Editor's Note—Urban Green Spaces


2020 / October

Ivan Chen /tr. by Brandon Yen

“Design competence” plays a crucial role in Taiwan’s burgeoning cultural and creative industries, and all designers face the challenge of unlocking the potential of the materials they work with. Focusing on urban green spaces, this month’s cover story invites us to reconsider the relationships between humanity, nature, and space. We explore how designers make use of plants and nat­ural materials to create works that are full of meaning. Their artfully designed spaces are rooted in nature, but engage city dwellers in an intimate way, arousing the senses that lie dormant in our daily lives.

In addition to mapping out routes to nature within urban confines, we bring you to the “home of burdock”—Guilai Com­mun­ity in Pingtung—where Carl Chen tells us his story of returning to his hometown to cul­tiv­ate Yanagawa burdock. What is our island’s characteristic scent? Rachel Huang and Chris Li are distilling essential oils from Taiwan cypress wood, introducing the fragrance of Taiwan’s woodlands to the wider world. We also interview Johnny Chiu, founder of J.C. Architecture and winner of numerous awards for renovating old buildings, who explains how he interprets historic architecture in order to give it a new lease of life.

Also in this issue, Readmoo CEO Sophie Pang and her colleagues talk about the market for ebooks and the visions that have inspired their digital bookstore. The Chung Tai World Museum in Nantou’s Puli Township boasts Buddhist sculptures and artifacts such as dhvajas which have been gathered from around the globe. Cover­ing more than nine hectares, the museum combines the archi­tectural grandeur of the ancient Chinese city of Chang’an with cutting-­edge tech­nology and facilities. Housing 1176 objects on display in 18 rooms, it is well worth a visit for anyone interested in Buddhist culture.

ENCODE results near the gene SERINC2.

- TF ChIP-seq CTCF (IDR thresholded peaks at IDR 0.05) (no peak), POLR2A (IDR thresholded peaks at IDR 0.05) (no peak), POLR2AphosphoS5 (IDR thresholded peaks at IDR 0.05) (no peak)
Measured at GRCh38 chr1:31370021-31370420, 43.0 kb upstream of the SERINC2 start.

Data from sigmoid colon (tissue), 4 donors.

For the second in our occasional series “Conversations with Taiwan Panorama,” we successfully co-organized the forum “Southeast Asia in Transition: Immigrant Perspectives on Taiwan’s New Southbound Policy” with the Taiwan‡Asia Exchange Foundation. In dialogue with immigrant civic groups, we delved into topics such as cultural outreach, artistic practice, civil rights, and self-­empowerment.

During the coronavirus pandemic, Taiwan Panorama has donated reading materials to remote districts, garnering enthusiastic responses from local institutions such as schools and churches, as well as from the Boyo Social Welfare Foundation. Whether online or in hard copy, books and magazines convey not only knowledge but also stories of people from various places. We hope that the diversity of Taiwan Panorama’s articles will bring you a different kind of reading experience.

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